A Toronto-based biotech company is a frontrunner in developing a new kind of COVID-19 protection: antiviral clothing, made to protect against the virus.
We have sanitizer for our hands, wipes for counters and masks for our faces. Is anti-viral clothing the next stage?
Intelligent Fabric Technologies (North America) Inc. (IFTNA) is trying to get a stitch up on the competition.
CEO Giancarlo Beevis first saw the need for anti-viral fabric 10 years ago, when there was an outbreak of norovirus on cruise ships.
“If the person folding the napkin into a swan — or whatever it was supposed to look like — on your buffet table had norovirus on [their] hands, it was transmitting when you went to wipe your mouth,” he told NewsNight by CTV News, available on the streaming app Quibi.
“There was nothing active in between use that was protecting it from getting the virus on the napkin.”
IFTNA developed a technology to treat textiles, but it wasn’t until this pandemic that the idea caught fire.
“So as this hit, we said, well, why not? We think it [will] work. Let’s give it a try and let’s find someone who can test COVID-19,” he said.
They came out with an anti-viral chemical called PROTX2 AV — a fabric coating that aims to kill the virus on contact.
iFabric Corp, the parent company for IFTNA, announced on May 11 that test results in an independent laboratory had shown that fabric treated with PROTX2 technology showed a 99.9-per-cent reduction in “active viral loads.”
“This represents a more than 1,000-fold reduction in active viral load when compared to untreated fabric,” the press release stated.
Beevis said they tested fabrics with PROTX2 on it at 10 minutes, one hour, six hours and 24 hours — and showed the same 99.9 per cent kill rate even in the smallest time frame.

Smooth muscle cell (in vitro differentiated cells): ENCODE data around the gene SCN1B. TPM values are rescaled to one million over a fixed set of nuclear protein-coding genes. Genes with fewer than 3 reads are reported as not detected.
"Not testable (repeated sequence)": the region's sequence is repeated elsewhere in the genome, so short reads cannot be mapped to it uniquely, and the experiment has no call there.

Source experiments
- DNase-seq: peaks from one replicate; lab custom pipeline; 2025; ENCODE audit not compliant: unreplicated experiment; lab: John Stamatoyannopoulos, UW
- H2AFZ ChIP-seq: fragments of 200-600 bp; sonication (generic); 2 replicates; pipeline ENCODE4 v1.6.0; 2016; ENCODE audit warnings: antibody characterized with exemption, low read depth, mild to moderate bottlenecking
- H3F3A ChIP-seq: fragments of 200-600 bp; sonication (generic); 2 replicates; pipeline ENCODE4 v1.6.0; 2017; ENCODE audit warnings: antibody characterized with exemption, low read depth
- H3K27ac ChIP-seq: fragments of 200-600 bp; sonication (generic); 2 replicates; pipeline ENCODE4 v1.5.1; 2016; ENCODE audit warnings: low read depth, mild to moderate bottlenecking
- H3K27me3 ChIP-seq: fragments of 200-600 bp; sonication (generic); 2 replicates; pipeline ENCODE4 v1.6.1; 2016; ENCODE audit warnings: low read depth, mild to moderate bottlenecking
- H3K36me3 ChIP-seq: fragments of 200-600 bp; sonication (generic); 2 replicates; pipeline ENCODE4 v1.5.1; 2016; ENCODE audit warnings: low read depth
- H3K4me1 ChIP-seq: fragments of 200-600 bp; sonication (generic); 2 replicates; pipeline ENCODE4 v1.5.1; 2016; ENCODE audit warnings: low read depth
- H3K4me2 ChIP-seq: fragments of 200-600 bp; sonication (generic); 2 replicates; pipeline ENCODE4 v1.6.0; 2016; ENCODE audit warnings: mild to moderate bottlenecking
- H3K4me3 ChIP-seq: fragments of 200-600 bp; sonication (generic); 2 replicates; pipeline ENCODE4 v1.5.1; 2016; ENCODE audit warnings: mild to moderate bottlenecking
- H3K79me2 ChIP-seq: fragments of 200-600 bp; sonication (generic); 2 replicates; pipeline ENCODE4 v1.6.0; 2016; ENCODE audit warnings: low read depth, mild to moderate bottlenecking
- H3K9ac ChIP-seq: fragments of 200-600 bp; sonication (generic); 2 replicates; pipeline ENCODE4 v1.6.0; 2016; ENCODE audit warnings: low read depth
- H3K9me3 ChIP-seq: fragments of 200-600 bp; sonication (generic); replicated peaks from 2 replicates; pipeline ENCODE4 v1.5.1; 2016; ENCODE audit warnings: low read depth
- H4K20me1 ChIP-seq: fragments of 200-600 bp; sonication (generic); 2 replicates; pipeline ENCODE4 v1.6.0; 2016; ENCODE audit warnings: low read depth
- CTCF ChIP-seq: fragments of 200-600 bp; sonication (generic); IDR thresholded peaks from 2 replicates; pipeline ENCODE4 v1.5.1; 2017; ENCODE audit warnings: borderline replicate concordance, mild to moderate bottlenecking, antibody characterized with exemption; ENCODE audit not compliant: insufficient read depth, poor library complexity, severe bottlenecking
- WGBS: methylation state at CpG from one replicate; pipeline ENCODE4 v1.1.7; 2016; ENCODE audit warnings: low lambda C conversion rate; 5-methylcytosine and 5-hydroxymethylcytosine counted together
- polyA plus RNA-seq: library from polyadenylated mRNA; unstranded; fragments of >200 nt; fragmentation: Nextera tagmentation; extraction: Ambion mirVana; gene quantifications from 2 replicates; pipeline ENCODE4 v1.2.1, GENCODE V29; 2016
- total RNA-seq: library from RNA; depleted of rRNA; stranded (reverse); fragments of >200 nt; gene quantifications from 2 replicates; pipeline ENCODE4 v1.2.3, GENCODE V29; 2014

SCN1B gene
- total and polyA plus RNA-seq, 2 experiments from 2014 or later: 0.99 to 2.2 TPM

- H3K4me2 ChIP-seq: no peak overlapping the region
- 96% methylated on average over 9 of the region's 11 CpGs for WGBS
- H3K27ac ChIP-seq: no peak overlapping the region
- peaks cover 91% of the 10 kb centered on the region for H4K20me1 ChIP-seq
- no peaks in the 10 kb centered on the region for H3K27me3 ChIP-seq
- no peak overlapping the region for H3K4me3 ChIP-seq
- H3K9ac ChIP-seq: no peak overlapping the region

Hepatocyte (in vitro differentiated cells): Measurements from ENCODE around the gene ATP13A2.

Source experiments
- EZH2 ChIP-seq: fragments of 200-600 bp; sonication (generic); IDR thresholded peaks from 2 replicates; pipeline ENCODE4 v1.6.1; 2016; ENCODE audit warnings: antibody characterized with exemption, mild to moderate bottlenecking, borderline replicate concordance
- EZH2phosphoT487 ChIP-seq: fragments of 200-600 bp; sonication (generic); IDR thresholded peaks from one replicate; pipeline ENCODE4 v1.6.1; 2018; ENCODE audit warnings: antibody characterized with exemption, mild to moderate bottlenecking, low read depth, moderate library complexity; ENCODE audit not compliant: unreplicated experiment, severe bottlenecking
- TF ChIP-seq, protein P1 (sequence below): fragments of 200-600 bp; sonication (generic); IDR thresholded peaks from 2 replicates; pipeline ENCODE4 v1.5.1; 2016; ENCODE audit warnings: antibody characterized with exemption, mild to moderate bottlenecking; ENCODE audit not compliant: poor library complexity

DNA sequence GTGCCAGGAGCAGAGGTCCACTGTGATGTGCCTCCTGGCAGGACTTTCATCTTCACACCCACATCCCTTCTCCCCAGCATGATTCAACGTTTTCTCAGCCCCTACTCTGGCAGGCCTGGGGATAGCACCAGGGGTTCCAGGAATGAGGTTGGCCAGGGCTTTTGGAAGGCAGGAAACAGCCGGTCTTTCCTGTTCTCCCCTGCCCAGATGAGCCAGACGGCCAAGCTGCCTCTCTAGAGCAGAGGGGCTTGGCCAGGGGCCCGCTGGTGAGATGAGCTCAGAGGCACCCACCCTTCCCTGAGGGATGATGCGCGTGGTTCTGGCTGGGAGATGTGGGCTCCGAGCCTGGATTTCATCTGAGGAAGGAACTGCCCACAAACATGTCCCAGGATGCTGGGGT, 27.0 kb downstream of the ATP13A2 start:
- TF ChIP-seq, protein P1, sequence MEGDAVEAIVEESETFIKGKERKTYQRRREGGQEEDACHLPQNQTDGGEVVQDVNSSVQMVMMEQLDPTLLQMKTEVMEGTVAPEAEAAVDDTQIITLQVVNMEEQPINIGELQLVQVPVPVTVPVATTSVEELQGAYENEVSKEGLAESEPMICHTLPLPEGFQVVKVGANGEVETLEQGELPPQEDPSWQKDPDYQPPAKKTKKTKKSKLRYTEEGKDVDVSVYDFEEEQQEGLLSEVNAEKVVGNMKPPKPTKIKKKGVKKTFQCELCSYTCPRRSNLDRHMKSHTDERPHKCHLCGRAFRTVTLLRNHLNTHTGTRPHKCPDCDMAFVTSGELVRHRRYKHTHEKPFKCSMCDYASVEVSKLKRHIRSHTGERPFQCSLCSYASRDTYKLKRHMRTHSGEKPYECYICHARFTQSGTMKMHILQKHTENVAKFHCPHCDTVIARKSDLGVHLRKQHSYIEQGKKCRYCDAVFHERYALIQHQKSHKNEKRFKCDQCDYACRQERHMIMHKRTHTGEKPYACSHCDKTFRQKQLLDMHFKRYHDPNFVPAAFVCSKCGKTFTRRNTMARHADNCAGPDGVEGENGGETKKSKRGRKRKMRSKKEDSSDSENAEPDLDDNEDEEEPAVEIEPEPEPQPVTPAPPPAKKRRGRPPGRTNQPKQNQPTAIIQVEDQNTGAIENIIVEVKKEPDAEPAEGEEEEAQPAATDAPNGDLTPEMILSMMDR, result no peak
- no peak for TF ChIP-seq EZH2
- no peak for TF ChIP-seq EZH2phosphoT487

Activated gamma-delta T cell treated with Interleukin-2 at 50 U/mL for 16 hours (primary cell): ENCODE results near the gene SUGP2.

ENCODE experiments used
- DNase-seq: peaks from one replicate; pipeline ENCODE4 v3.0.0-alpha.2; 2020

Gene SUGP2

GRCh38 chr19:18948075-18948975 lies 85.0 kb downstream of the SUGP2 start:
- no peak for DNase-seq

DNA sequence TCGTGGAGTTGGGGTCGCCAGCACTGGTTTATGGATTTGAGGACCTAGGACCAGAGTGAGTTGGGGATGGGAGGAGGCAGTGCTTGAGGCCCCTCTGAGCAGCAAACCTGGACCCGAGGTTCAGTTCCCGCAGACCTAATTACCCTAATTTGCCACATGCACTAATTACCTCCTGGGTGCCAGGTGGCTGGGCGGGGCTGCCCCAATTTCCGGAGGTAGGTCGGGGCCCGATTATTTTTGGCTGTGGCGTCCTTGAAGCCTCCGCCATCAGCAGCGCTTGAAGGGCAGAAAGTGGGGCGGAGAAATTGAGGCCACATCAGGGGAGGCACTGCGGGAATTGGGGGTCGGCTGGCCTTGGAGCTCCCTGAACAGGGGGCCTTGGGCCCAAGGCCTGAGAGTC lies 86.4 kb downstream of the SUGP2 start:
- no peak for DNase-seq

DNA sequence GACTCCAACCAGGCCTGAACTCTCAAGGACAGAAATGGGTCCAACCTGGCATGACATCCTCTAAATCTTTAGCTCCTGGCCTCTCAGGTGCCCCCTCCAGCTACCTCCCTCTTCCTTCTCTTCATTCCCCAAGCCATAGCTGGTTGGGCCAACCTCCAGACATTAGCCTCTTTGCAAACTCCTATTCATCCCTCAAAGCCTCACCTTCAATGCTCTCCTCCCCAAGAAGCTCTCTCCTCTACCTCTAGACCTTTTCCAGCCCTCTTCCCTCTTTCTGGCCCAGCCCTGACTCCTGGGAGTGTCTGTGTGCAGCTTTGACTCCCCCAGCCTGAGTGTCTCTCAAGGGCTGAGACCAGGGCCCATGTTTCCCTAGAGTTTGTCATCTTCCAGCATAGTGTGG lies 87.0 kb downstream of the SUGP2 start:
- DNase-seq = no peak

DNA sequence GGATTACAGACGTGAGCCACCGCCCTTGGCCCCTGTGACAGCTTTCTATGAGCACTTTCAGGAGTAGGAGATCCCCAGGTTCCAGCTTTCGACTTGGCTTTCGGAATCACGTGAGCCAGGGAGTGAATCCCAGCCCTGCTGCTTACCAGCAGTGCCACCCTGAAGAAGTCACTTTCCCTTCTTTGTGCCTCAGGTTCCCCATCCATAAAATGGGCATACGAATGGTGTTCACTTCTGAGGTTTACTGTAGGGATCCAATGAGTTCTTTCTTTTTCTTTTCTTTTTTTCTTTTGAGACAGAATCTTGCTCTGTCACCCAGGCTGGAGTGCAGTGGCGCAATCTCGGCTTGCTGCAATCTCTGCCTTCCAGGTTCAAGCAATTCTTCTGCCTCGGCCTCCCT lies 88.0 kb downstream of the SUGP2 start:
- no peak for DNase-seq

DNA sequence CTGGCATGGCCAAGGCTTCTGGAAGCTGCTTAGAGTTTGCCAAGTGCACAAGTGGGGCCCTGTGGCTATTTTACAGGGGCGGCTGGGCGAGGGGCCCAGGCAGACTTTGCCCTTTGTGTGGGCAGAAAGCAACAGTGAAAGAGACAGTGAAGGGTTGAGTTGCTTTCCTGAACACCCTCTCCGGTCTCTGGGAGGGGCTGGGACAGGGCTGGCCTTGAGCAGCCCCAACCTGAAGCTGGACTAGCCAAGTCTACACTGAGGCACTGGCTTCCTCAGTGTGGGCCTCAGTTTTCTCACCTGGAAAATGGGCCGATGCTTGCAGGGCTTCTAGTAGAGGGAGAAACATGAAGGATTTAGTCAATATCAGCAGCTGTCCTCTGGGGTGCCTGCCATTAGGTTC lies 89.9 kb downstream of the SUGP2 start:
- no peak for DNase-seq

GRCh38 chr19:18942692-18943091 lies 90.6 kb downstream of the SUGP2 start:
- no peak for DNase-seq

So how does it work?
The chemical targets the fatty chromosomes that surround viruses, destroying them in minutes. The idea is that if your clothing comes into contact with COVID-19, it acts as a shield.
After 30 washes, the PROTX solution wears off of the clothing.
It has also been tested against other pathogens, including norovirus, H1N1 and e.coli, according to the company’s website. It is currently recognized by the U.S. Environmental Protection Agency (EPA), according to the website. In the May press release, the company said it had an emergency approval in progress at Health Canada.
But this is just the beginning, Beevis says.
“You’re talking about everyday loungewear and athleisure wear,” he said, adding that it could morph into “a travel line.”
The company has already collaborated with Under Armour to release a face mask treated with PROTX2, specifically designed for athletes.
And this kind of technology brings potential applications for the frontline.
Dr. Amber Mitchell, an infectious disease expert, said that “it’s really difficult to disinfect a textile versus, let’s say, a stainless steel surface that you may see in health care.
“Because of all of the nooks and crannies that are on the clothing itself […] There’s a lot of dips and valleys where the viral particles like to live.”
And lab coats are one of the biggest germ carriers.
A fresh set of scrubs is worn every day, but “lab coats tend to stick around in the facility,” Mitchell said.
“They’ll go on the back of a door hanger. And then that lab coat is [worn] over and over and over again. especially during a pandemic, because they’re so infrequently washed that, especially at the pocket level, […] these can really be potential harbors for a large amount of microbial or viral growth.”
Although surface transmission isn’t thought to be a major source of transmission for COVID-19, anti-viral clothing could also bring peace of mind to wearers.
Analysts expect the global surgical apparel market to reach about 19 billion dollars by 2025, and the antimicrobial textiles market to surpass 20.5 billion by 2026.
The luxury market is also banking on this innovation. Albini Group supplies dress shirt fabrics to Harry Rosen, Armani and Prada, and has developed their own anti-viral fabric treatment, called Viroformula.